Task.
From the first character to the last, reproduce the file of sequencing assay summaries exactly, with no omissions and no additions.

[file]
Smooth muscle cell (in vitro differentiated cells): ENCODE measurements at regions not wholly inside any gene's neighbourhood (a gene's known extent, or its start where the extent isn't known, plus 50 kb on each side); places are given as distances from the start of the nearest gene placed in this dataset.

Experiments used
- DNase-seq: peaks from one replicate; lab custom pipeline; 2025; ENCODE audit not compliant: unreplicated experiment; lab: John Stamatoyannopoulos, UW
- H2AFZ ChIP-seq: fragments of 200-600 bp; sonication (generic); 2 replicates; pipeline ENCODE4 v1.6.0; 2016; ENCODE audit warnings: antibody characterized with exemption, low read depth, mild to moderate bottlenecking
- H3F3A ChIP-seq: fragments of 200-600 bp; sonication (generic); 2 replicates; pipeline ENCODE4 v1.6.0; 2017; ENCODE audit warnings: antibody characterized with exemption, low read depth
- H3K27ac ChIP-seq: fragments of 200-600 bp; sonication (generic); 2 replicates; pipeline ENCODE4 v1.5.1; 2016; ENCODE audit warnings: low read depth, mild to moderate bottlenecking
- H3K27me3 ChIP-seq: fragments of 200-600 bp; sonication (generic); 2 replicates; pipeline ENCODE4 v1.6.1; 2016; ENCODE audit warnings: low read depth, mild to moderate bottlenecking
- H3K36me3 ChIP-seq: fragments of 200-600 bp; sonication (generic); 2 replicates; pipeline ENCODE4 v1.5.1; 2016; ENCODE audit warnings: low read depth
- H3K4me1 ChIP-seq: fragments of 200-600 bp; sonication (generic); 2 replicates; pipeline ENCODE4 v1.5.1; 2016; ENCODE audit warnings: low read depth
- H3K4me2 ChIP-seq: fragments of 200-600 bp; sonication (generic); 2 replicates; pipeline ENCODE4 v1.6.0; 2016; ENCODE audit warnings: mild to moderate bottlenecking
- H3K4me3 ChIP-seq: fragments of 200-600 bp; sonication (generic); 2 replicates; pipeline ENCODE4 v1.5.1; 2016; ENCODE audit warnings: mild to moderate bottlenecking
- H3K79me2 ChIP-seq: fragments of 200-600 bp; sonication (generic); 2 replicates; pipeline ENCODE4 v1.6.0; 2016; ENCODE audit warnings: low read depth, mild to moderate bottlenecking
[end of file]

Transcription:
Smooth muscle cell (in vitro differentiated cells): ENCODE measurements at regions not wholly inside any gene's neighbourhood (a gene's known extent, or its start where the extent isn't known, plus 50 kb on each side); places are given as distances from the start of the nearest gene placed in this dataset.

Experiments used
- DNase-seq: peaks from one replicate; lab custom pipeline; 2025; ENCODE audit not compliant: unreplicated experiment; lab: John Stamatoyannopoulos, UW
- H2AFZ ChIP-seq: fragments of 200-600 bp; sonication (generic); 2 replicates; pipeline ENCODE4 v1.6.0; 2016; ENCODE audit warnings: antibody characterized with exemption, low read depth, mild to moderate bottlenecking
- H3F3A ChIP-seq: fragments of 200-600 bp; sonication (generic); 2 replicates; pipeline ENCODE4 v1.6.0; 2017; ENCODE audit warnings: antibody characterized with exemption, low read depth
- H3K27ac ChIP-seq: fragments of 200-600 bp; sonication (generic); 2 replicates; pipeline ENCODE4 v1.5.1; 2016; ENCODE audit warnings: low read depth, mild to moderate bottlenecking
- H3K27me3 ChIP-seq: fragments of 200-600 bp; sonication (generic); 2 replicates; pipeline ENCODE4 v1.6.1; 2016; ENCODE audit warnings: low read depth, mild to moderate bottlenecking
- H3K36me3 ChIP-seq: fragments of 200-600 bp; sonication (generic); 2 replicates; pipeline ENCODE4 v1.5.1; 2016; ENCODE audit warnings: low read depth
- H3K4me1 ChIP-seq: fragments of 200-600 bp; sonication (generic); 2 replicates; pipeline ENCODE4 v1.5.1; 2016; ENCODE audit warnings: low read depth
- H3K4me2 ChIP-seq: fragments of 200-600 bp; sonication (generic); 2 replicates; pipeline ENCODE4 v1.6.0; 2016; ENCODE audit warnings: mild to moderate bottlenecking
- H3K4me3 ChIP-seq: fragments of 200-600 bp; sonication (generic); 2 replicates; pipeline ENCODE4 v1.5.1; 2016; ENCODE audit warnings: mild to moderate bottlenecking
- H3K79me2 ChIP-seq: fragments of 200-600 bp; sonication (generic); 2 replicates; pipeline ENCODE4 v1.6.0; 2016; ENCODE audit warnings: low read depth, mild to moderate bottlenecking